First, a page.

The Art-Music, Literature and Linguistics Forum
April 13, 2024, 12:40:19 am
Welcome, Guest. Please login or register.
Did you miss your activation email?

Login with username, password and session length
News: Here you may discover hundreds of little-known composers, hear thousands of long-forgotten compositions, contribute your own rare recordings, and discuss the Arts, Literature and Linguistics in an erudite and decorous atmosphere full of freedom and delight.
 
  Home Help Search Gallery Staff List Login Register  

Chapter Twenty-Eight

Pages: [1]   Go Down
  Print  
Author Topic: Chapter Twenty-Eight  (Read 18 times)
Admin
Administrator
Level 8
*****

Times thanked: 53
Offline Offline

Posts: 4165


View Profile
« on: September 30, 2023, 04:33:44 am »

"WHO IS Ezra Pincott?" enquired Miss Silver. She had the mild, expectant look of a teacher addressing her class. For the moment this consisted of Miss Fell, Major Albany, and Miss Janice Meade. Miss Brown had been persuaded to go to bed. Her absence was felt to be a relief.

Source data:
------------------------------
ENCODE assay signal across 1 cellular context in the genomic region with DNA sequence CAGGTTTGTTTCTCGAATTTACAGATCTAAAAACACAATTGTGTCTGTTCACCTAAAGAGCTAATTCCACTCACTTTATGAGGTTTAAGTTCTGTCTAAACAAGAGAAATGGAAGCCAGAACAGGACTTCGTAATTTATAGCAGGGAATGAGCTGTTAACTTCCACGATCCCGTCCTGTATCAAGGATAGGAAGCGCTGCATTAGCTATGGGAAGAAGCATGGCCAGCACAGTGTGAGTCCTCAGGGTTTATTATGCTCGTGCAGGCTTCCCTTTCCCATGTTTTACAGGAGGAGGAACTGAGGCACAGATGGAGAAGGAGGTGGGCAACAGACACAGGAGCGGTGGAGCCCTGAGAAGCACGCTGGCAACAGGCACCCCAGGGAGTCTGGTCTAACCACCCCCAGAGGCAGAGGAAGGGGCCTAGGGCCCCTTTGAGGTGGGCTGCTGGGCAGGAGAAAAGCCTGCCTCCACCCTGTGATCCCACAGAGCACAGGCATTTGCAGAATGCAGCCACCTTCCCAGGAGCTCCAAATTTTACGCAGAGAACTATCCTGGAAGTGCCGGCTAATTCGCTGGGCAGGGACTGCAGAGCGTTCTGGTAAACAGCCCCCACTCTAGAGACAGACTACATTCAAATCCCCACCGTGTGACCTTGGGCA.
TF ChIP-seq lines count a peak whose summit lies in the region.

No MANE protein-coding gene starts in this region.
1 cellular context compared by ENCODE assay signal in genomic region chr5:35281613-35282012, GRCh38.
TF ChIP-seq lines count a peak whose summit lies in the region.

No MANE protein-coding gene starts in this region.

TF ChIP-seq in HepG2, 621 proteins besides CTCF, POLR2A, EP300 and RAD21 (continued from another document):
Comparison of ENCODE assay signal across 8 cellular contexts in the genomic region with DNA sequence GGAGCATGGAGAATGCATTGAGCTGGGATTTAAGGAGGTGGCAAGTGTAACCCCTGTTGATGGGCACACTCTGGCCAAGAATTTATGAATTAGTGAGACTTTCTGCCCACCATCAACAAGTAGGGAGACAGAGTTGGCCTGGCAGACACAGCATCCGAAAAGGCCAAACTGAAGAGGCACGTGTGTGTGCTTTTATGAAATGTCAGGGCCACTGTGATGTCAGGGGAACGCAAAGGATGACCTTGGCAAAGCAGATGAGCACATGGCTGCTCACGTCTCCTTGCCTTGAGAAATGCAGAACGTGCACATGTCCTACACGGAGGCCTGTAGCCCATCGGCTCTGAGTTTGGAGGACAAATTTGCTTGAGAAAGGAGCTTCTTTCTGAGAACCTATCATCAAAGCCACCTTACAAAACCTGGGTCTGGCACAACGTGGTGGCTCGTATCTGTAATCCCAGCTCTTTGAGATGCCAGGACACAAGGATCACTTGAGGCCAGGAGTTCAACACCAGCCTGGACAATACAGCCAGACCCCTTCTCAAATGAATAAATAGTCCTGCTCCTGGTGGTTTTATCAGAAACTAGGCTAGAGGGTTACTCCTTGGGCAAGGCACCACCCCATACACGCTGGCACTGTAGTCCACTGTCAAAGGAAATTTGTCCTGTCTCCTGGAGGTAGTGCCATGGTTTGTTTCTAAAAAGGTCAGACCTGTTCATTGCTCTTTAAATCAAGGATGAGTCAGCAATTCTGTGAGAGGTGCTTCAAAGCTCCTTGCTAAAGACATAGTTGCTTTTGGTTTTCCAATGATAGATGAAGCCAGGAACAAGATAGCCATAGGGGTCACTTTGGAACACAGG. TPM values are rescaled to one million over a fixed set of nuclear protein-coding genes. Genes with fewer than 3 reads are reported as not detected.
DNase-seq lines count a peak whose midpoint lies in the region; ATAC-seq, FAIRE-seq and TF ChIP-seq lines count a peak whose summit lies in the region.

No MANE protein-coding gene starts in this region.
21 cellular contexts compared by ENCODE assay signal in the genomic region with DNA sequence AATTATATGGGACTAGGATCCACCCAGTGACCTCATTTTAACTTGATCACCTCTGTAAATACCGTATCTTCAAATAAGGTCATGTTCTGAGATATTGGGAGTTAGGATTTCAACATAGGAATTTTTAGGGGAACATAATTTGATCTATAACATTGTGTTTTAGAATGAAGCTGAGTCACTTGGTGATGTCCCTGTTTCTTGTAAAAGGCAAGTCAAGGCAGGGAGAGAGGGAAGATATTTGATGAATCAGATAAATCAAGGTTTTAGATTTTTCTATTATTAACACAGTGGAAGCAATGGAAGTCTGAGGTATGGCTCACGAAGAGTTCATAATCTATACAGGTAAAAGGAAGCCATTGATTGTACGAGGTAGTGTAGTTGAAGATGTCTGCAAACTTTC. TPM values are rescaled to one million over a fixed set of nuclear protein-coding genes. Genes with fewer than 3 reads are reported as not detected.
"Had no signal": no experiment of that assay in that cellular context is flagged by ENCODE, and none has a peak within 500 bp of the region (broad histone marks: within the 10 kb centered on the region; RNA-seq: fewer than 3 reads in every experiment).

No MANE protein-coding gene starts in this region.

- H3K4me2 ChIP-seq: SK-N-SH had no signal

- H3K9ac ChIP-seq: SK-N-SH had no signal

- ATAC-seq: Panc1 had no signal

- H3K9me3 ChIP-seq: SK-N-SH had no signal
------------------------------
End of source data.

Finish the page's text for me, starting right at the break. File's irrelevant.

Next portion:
All three of them said, "Ezra Pincott?"

"Dear me," said Miss Silver, "there seem to be a great many Pincotts in Bourne."

There was nothing in her manner to show that she had already acquired a considerable amount of information about the Pincotts in general and about Ezra in particular.

Miss Sophy stopped pouring out tea, but kept the teapot poised.

"Oh, yes," she said. "Old Jeremiah Pincott had eighteen children. Susannah Bush is one of them, and they have mostly had large families themselves. Not Susannah---she has only two without counting the twins who died. Jeremiah was a well-to-do farmer, but Ezra is the son of his brother Hezekiah who ran away to sea."

"He's the local bad hat," said Garth.

Miss Silver accepted a cup of tea, produced her own bottle of saccharine, and dropped in one tablet.

"I see----" she said. And then, "I should like very much to speak to him."

Garth laughed.

"Then you'd better let me catch him for you to-morrow before the pubs are open."

Miss Silver coughed.

"He drinks?"

"As much as he can get. What do you want him for?"

He wondered if he was going to be snubbed, but it appeared that the teacher would answer his question.